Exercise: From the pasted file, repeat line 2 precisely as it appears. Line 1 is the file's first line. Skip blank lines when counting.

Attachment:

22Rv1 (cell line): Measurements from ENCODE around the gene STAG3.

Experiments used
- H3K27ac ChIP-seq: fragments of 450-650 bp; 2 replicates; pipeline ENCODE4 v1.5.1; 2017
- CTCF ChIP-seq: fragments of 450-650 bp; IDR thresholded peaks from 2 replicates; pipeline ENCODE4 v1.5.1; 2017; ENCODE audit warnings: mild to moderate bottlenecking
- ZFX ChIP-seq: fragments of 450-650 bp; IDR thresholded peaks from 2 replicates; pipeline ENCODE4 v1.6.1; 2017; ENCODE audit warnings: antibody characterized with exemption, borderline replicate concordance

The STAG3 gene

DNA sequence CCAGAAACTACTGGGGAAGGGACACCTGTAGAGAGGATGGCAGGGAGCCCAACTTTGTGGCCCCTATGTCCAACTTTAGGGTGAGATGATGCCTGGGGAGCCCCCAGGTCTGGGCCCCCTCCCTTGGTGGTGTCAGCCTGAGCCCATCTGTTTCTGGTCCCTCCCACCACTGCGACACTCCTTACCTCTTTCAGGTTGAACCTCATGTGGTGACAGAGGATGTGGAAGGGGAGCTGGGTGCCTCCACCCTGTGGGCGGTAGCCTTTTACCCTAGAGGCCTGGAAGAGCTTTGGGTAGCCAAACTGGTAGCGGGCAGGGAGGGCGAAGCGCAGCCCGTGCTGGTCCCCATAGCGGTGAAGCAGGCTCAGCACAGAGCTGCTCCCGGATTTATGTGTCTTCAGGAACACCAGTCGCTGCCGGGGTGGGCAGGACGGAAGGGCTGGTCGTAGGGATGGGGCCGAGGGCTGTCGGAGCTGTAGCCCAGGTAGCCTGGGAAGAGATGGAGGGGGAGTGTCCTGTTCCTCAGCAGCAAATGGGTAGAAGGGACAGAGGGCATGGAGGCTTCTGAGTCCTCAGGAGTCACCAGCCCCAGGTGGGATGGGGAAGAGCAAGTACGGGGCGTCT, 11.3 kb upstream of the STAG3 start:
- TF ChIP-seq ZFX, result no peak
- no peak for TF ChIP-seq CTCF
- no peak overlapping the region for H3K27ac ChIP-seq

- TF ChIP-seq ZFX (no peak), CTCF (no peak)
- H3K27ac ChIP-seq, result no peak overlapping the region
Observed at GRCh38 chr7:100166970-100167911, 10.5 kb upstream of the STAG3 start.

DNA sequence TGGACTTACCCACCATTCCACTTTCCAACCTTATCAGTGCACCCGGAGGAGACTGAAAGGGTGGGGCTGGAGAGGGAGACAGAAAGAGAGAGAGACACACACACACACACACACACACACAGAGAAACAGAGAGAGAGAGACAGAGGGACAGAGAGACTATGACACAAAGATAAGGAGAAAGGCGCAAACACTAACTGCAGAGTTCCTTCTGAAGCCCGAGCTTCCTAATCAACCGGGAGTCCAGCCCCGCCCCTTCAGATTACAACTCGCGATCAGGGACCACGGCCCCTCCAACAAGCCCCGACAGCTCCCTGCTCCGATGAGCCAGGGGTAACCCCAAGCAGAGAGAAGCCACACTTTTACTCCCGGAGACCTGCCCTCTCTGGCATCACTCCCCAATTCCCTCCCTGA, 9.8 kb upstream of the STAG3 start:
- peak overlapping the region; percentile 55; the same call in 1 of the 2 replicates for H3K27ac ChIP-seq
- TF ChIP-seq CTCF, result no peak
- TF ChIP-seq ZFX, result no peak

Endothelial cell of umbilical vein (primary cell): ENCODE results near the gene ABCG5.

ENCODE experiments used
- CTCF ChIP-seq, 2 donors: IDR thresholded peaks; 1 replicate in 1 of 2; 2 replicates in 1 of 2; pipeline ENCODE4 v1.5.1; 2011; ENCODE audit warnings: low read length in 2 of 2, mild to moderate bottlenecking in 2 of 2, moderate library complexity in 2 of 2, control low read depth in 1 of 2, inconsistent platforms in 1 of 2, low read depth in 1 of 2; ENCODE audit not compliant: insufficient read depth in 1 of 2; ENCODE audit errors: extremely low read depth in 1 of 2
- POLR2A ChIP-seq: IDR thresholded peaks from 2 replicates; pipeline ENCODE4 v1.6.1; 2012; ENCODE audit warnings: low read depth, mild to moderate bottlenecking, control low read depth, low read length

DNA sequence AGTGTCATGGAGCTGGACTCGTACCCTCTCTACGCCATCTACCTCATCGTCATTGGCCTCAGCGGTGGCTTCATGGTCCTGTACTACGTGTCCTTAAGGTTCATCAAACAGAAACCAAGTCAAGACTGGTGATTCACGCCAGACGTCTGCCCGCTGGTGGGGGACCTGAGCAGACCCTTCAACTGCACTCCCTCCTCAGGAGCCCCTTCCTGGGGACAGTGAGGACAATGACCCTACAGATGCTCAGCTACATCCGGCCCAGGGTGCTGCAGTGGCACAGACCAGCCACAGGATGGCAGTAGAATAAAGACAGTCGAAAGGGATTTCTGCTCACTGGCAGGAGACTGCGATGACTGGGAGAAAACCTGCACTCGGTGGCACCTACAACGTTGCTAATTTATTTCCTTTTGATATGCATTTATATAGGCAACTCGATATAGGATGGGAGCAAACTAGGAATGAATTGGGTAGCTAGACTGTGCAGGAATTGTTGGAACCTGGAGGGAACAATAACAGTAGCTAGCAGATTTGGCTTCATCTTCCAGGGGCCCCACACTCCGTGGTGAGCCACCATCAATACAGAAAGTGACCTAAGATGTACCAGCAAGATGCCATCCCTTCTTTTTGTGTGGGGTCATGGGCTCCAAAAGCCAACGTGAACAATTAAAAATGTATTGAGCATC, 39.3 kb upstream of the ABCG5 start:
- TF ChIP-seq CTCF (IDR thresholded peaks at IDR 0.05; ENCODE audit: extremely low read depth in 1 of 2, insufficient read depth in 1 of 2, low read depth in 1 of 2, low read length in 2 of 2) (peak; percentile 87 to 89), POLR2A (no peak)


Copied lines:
Experiments used